- Slideshow: 10 mistakes companies make after a data breach
- How to rob a bank: A social engineering walk through
- Which smartphone is the most secure?
If you like your iPhone, you can keep your iPhone. Period.
President Obama has revealed that he's not permitted to carry an iPhone. It's too insecure for the job, he says. Instead, he's stuck with a BlackBerry. Well, someone's got to have one still. However, it turns out that the Pentagon has also outlawed non-BlackBerry smartphones. In IT Blogwatch, bloggers joke that 2006 called and they want their smartphones back.
- IT Certification Study Tips
- Register for this Computerworld Insider Study Tip guide and gain access to hundreds of premium content articles, cheat sheets, product reviews and more.
- Mitigating DDoS Attacks with F5 Technology
- This document examines various DDoS attack methods and the application of specific ADC technologies to block attacks in the DDoS threat spectrum while...
- The DDoS Threat Spectrum
- Bolstered by favorable economics, today's global botnets are using distributed denial-of-service (DDoS) attacks to target firewalls, web services, and applications, often simultaneously.
- Defending Against Denial of Service Attacks
- By utilizing end-user interviews, this whitepaper explores a deeper understanding of DDoS defense plans and reveals the knowledge gaps around the Denial of...
- Strategic Solutions for Government IT
- This paper outlines why F5 is the optimum partner to help achieve the levels of security, performance and availability that are vital to...
- BYOD Invasion: A Computerworld Report on the Consumerization of IT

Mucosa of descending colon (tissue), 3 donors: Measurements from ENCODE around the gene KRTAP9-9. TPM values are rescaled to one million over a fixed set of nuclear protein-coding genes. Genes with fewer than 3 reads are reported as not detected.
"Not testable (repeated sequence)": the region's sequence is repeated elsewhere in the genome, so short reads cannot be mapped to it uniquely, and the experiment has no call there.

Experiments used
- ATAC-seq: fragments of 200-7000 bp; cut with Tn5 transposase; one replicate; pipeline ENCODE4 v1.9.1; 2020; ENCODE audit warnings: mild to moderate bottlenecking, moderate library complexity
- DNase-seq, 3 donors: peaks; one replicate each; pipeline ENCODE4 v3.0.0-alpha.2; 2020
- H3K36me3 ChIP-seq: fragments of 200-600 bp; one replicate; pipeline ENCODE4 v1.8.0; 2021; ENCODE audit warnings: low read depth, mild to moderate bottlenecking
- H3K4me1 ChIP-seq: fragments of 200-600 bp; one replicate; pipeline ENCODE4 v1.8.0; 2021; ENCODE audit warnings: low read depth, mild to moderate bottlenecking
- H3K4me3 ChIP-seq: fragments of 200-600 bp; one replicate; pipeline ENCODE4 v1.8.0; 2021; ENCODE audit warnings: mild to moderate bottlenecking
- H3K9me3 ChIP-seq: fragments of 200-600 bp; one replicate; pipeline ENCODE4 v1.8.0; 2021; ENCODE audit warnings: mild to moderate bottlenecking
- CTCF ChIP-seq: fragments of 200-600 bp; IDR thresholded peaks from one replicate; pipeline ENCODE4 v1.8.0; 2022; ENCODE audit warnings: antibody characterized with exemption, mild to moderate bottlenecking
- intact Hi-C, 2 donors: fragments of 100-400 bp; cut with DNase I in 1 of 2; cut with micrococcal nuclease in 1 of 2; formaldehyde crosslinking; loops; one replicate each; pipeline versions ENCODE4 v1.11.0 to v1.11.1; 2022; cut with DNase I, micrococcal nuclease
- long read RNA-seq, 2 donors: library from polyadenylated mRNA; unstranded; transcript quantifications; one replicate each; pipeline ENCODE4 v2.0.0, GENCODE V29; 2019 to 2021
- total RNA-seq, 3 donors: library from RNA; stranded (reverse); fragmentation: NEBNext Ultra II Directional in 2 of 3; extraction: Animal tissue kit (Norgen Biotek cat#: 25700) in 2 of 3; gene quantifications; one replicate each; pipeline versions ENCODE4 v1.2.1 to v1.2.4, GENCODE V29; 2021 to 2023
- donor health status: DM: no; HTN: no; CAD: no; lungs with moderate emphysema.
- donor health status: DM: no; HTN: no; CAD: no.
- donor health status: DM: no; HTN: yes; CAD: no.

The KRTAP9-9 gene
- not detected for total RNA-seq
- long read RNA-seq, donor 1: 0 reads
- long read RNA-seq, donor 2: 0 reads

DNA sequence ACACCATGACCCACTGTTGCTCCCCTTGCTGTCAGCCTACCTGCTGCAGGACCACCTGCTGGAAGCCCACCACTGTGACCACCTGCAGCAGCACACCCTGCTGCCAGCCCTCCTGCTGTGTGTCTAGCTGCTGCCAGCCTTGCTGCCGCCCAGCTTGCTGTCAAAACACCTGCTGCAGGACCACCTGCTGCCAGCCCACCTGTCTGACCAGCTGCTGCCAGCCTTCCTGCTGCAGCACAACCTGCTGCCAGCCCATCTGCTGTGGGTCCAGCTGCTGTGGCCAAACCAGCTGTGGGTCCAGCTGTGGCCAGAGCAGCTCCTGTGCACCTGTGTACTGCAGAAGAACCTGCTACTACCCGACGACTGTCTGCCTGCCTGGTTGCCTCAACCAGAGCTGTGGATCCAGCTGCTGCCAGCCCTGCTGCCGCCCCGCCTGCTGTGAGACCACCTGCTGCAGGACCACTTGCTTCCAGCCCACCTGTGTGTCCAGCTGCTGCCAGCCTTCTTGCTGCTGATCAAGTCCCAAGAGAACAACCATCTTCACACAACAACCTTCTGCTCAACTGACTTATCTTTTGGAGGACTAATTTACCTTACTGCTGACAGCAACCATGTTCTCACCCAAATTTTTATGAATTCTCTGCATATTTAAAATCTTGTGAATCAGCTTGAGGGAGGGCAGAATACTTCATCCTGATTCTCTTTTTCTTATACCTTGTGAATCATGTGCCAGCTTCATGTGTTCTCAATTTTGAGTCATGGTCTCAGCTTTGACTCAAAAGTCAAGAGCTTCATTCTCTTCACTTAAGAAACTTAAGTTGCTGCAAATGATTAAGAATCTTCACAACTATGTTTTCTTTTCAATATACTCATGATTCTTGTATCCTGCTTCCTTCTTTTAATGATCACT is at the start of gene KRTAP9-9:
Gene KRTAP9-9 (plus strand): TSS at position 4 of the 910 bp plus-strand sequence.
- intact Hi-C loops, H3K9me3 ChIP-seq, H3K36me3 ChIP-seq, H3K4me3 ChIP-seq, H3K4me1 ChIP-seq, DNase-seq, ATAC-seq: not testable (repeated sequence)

- We profile three companies that aren't just coping, but learning valuable lessons. If, like them, you're thinking about mobile device management our definitive... All Government IT White Papers
- Video: 5 Secrets To Scaling Enterprise Apps Watch this video to learn how to successfully scale enterprise apps>>
- Collaboration 2013: Where Mobility Meets Connectivity Mobility and collaboration are quickly converging and users are demanding more capabilities. It's no longer enough to enable file sharing. This Webcast dives...
- Modernizing SAP environments with minimum risk - a path to Big Data Hear from top IDC analyst, Richard Villars, about the path you can start taking now to enable your organization to get the benefits...
- The Power of the Citrix Mobility Solution, XenMobile Does everything become a smartphone? Or does the smartphone begin to do everything? How can we afford to support BYOD? Rather, how can...
- BYOD Happens: How to Secure Mobility How to navigate the journey of securing mobility, including the BYOD corruption of IT, the top ten mobility strategies, and the mobility management...
- All Government IT Webcasts
Does your organization offer extensive benefits, cool perks, competitive salaries, opportunities for training and advancement? Then get it recognized!
Nominate your company or another deserving organization for Computerworld's 2014 Best Places to Work in IT list now through Dec. 12, 2013.